Serious Injury Officer-Involved Wreck in Benton

by | Jul 6, 2021 | Car Accidents, Injuries

A Marshall County Sheriff’s Deputy, who was responding to a non-emergency call, was seriously injured in an intersection collision.

The wreck happened at the intersection of U.S. Highway 641 and State Highway 58 (Mayfield Avenue). According to investigators, as the responding deputy turned left, an approaching AT&T bucket truck hit the squad car on the passenger side. Emergency responders rushed the deputy to a nearby hospital with serious injuries.

No charges are pending at this time.

Duty of Care in a Car Wreck Claim

All car wreck claims begin with a duty of care. This principle comes from a long line of court cases which are loosely based on the Golden Rule (do unto others as you would have them do unto you) which Kentucky school children once had to memorize. The specific aspects of this duty vary in different situations.

Most noncommercial drivers have a duty of reasonable care. Contrary to popular myth, these responsibilities don’t just apply to driving. 

Before they even think about sliding behind the wheel, drivers must be physically, medically, emotionally, and otherwise fit to operate a motor vehicle. Then, they must visually inspect their vehicles for safety issues. Drivers must also immediately take care of low tire pressure and other warning lights.

Finally, when they are on the road, noncommercial motorists must drive defensively and avoid accidents when possible.

Uber drivers and other commercial operators usually have a duty of utmost care. This responsibility is higher on every level.

For starters, the law usually requires commercial operators to see doctors frequently. Unless these doctors give these operators clean bills of health, they are arguably unfit to transport passengers. Furthermore, the pre-departure safety inspection must be more like a state inspection. A quick walk-around is probably insufficient. 

Truck driver Safety Measurement System reports sometimes come into play here. Normally, if a driver gets a fix-it ticket and quickly corrects the problem, that mechanical issue doesn’t show up on their driving records. But the SMS database draws on law enforcement records. So, a Lexington personal injury attorney gets a clearer picture of truck maintenance history. More on this issue below.

When commercial operators get behind the wheel, they must take additional steps to avoid accidents. Following distance is a good example of the difference. Most noncommercial drivers must observe the two-second rule. Truck following distance is usually a minimum of four seconds. 

Now, we get to emergency responder duty. When they are responding to emergency calls in emergency mode (lights flashing and/or siren blaring), responders can ignore many of the rules of the road. But this right is not unlimited. For example, most fire departments require trucks to pause before they go through red lights, even if they are in emergency mode.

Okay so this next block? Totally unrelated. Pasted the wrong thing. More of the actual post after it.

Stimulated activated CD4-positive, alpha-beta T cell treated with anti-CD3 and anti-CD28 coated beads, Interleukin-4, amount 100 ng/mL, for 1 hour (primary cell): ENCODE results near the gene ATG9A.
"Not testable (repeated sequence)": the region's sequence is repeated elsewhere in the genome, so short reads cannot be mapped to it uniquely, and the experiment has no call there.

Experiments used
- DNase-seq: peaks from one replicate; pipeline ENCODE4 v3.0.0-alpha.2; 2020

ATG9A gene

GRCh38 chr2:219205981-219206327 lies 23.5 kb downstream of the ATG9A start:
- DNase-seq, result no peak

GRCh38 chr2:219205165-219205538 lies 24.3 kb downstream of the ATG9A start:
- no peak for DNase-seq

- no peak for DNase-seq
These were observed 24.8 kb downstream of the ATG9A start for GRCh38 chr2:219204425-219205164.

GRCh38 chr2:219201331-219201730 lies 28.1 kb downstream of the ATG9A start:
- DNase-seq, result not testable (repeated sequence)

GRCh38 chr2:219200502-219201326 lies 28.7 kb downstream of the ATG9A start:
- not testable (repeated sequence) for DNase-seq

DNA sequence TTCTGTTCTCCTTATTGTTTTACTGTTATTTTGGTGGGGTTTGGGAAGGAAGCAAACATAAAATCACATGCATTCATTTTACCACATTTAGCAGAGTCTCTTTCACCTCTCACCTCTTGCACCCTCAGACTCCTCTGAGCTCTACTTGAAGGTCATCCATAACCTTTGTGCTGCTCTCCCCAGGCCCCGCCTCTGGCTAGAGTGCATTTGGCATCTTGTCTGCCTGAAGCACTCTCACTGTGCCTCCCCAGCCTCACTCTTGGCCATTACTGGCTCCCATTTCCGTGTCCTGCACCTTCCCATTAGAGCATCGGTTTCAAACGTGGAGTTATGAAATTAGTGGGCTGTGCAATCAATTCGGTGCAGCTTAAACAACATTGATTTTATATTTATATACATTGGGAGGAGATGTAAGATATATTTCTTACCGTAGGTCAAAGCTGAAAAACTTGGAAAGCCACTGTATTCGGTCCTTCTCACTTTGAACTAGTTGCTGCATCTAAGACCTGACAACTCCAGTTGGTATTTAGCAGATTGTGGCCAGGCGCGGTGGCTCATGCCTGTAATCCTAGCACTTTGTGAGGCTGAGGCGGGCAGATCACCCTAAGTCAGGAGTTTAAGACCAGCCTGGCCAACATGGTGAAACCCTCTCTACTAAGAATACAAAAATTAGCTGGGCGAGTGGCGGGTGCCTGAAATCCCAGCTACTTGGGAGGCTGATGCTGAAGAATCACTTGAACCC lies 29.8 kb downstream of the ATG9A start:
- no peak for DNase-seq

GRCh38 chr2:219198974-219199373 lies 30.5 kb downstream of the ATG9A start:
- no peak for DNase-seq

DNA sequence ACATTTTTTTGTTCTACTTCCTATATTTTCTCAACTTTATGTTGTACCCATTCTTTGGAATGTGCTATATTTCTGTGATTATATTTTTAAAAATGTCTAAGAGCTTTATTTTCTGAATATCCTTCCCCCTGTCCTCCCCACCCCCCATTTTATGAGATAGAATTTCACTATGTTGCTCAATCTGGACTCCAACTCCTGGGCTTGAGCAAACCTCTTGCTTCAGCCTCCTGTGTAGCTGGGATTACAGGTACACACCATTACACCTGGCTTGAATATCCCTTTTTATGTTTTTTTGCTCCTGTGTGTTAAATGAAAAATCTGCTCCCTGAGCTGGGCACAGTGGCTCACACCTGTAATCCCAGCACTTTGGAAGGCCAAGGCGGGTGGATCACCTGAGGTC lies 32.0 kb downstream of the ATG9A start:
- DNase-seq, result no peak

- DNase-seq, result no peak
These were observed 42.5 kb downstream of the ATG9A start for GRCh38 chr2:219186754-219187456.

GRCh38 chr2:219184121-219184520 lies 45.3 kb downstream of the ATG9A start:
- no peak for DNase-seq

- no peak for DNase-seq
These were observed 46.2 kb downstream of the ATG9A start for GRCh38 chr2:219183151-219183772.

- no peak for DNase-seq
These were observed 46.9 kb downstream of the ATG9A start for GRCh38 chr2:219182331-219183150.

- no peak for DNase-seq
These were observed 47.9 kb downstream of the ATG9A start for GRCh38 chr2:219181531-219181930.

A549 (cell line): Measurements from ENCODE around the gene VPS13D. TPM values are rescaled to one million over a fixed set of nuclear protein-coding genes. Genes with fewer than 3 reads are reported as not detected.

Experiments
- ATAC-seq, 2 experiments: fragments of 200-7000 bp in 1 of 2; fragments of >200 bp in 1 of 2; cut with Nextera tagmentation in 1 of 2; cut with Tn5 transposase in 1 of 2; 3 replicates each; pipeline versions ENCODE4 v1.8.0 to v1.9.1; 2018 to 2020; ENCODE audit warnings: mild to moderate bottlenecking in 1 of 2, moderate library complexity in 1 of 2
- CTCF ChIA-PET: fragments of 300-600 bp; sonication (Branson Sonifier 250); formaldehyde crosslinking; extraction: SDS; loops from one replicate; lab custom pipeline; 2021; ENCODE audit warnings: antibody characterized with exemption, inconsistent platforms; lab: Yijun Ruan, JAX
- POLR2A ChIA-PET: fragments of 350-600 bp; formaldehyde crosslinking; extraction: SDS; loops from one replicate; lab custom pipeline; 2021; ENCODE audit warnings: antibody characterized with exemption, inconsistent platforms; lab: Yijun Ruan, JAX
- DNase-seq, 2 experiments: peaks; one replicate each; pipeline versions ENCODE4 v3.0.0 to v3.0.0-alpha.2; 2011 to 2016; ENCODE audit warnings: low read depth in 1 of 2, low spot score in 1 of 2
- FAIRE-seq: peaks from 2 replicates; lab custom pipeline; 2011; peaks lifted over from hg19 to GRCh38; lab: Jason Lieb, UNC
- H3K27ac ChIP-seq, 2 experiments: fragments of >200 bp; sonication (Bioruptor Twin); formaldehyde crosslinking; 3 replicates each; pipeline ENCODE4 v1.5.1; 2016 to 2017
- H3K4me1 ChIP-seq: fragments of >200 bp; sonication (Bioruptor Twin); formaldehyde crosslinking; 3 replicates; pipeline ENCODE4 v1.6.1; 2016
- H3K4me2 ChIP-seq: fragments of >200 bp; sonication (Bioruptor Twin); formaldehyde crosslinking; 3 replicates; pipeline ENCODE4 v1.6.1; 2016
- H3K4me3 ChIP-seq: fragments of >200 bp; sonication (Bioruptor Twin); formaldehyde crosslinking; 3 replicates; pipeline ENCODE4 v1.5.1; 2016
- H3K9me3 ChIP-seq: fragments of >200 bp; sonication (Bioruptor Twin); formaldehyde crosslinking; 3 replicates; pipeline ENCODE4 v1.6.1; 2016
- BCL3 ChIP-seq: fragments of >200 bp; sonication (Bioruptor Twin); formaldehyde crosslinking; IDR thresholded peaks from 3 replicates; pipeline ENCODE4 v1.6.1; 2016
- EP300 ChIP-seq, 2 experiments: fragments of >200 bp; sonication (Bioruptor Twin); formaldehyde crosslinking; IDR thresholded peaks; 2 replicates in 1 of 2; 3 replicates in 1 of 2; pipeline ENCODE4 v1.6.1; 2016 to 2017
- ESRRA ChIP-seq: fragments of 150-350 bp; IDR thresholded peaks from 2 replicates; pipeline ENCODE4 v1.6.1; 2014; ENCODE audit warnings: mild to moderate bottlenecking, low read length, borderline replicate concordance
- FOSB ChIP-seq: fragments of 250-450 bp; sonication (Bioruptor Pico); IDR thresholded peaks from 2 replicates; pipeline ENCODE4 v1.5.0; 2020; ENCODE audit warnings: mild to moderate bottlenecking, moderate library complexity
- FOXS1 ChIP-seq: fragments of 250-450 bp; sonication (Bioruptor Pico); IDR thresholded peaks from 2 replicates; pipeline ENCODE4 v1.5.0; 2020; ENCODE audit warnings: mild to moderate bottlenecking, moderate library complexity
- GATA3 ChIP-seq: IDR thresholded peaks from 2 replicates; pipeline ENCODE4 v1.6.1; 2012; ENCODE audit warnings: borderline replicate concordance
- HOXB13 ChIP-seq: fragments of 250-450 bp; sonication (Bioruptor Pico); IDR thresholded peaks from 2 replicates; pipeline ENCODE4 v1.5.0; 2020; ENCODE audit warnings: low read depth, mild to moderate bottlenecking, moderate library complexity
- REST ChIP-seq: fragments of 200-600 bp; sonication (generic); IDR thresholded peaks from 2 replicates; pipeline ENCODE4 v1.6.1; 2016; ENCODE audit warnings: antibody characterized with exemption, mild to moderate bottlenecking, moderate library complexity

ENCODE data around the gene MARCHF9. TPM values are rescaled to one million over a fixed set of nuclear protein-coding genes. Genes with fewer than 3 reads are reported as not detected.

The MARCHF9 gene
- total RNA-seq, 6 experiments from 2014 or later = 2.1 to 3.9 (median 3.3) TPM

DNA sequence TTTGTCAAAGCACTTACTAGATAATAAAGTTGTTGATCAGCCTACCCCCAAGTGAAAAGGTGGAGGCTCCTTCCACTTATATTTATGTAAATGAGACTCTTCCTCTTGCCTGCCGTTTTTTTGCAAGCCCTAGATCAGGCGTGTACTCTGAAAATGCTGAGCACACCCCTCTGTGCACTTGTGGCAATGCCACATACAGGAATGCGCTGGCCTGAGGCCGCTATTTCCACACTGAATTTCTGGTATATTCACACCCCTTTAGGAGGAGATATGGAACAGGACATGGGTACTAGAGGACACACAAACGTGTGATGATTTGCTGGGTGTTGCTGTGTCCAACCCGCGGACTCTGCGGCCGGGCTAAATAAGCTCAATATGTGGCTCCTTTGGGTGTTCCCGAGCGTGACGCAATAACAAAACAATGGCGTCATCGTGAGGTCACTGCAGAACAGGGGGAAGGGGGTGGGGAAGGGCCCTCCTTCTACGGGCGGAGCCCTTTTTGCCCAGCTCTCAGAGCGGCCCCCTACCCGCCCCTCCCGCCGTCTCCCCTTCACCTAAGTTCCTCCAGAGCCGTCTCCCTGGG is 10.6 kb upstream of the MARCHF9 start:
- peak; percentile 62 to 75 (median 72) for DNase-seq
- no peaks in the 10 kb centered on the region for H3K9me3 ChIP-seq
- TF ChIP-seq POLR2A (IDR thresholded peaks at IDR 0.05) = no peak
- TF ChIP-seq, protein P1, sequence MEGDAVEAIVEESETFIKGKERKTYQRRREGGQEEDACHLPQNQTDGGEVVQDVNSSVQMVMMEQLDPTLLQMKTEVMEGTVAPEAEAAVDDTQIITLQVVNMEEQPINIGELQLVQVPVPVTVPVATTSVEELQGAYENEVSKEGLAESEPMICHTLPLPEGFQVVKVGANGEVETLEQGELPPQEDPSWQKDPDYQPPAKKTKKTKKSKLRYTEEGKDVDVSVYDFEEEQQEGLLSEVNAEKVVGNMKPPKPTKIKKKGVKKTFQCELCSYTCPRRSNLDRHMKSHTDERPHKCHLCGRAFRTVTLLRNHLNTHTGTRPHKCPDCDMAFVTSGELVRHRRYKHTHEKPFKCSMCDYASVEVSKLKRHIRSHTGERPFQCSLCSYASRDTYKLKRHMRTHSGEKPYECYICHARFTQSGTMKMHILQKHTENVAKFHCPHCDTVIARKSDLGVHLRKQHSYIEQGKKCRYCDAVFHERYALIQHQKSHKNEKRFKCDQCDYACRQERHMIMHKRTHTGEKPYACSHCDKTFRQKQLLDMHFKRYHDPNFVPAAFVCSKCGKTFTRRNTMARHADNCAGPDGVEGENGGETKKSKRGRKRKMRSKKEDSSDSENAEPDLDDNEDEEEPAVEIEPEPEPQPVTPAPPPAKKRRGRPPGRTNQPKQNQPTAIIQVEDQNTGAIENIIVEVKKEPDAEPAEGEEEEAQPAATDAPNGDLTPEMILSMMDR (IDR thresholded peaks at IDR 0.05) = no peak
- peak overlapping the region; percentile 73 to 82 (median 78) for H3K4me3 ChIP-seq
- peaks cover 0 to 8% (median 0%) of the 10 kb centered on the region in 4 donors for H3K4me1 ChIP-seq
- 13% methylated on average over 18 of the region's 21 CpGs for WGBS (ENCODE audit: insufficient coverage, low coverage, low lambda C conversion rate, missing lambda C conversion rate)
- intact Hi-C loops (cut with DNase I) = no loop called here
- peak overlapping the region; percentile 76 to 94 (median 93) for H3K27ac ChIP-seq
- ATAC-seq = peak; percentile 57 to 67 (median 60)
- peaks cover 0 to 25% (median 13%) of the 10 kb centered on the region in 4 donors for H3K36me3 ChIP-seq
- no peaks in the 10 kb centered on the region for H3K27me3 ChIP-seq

When they are not in emergency mode, emergency responders typically have a duty of reasonable care. 

Third Party Liability

In the above accident, it’s hard to determine fault. The truck driver clearly had a duty of utmost care. But if the deputy wasn’t in emergency mode, he probably had no right to go through the intersection. 

Either way, a third party is probably responsible for damages in this case. The respondeat superior rule applies to both public and private employers. These employers are financially responsible for damages if their employees cause car wrecks during the scope of their employment.

Both drivers were clearly employees. Truck drivers are usually employees for negligence purposes even if they are owner-operators or other non-employees for tax purposes. Local law enforcement officers, whether they are paid or volunteer, are city, county, or state employees.

Furthermore, both drivers were acting in the scope of employment. Generally, any activity which benefits the employer in any way is within the scope of employment. For example, when truckers drive empty vehicles which bear the employer’s logo, the free advertising benefits the employer.

Compensation in a vehicle collision claim usually includes money for economic losses, such as medical bills, and noneconomic losses, such as pain and suffering. If the police officer, trucker, or other driver recklessly disregarded the safety of other people, additional punitive damages might be available as well.


Injury victims are usually entitled to substantial compensation. For a free consultation with an experienced personal injury lawyer in Lexington, contact the Goode Law Office, PLLC. We routinely handle matters in Fayette County and nearby jurisdictions. #goodelawyers